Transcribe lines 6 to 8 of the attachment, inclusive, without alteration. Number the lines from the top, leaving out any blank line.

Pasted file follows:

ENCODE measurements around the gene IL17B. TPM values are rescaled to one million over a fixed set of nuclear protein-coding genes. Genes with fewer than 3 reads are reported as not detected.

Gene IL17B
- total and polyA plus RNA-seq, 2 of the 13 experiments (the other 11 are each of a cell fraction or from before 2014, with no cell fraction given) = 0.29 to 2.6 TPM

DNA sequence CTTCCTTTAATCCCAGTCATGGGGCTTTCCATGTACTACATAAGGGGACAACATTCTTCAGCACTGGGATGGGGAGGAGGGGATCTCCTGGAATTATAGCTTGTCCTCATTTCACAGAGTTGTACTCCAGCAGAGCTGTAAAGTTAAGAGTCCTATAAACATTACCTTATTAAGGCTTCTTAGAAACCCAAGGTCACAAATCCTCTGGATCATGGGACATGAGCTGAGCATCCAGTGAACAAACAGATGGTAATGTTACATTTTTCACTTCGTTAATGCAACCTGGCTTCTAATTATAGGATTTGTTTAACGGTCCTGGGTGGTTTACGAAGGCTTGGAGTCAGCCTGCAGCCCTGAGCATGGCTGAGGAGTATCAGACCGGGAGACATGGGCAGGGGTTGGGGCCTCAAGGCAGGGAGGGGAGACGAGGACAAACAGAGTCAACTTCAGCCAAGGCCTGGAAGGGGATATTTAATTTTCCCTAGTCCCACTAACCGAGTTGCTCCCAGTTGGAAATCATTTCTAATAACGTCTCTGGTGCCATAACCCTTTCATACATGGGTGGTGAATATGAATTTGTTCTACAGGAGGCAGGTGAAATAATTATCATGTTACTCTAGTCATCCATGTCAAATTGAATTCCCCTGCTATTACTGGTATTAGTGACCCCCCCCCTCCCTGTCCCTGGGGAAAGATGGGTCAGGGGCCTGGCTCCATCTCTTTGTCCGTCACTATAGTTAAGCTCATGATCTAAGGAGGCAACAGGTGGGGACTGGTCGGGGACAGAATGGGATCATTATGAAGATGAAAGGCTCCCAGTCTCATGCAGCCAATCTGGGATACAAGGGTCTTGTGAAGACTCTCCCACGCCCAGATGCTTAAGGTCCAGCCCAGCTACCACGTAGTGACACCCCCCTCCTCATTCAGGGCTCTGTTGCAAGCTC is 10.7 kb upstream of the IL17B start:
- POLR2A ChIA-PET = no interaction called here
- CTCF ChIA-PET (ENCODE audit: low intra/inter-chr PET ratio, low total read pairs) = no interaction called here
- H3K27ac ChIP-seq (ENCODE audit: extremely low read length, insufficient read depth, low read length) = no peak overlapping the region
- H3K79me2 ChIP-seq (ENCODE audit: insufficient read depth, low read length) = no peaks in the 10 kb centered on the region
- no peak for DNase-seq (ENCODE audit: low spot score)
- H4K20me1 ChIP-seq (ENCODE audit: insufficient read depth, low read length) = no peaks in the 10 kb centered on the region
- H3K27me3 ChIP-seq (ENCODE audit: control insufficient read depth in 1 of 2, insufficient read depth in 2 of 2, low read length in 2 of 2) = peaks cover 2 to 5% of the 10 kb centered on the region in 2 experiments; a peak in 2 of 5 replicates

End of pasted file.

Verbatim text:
- CTCF ChIA-PET (ENCODE audit: low intra/inter-chr PET ratio, low total read pairs) = no interaction called here
- H3K27ac ChIP-seq (ENCODE audit: extremely low read length, insufficient read depth, low read length) = no peak overlapping the region
- H3K79me2 ChIP-seq (ENCODE audit: insufficient read depth, low read length) = no peaks in the 10 kb centered on the region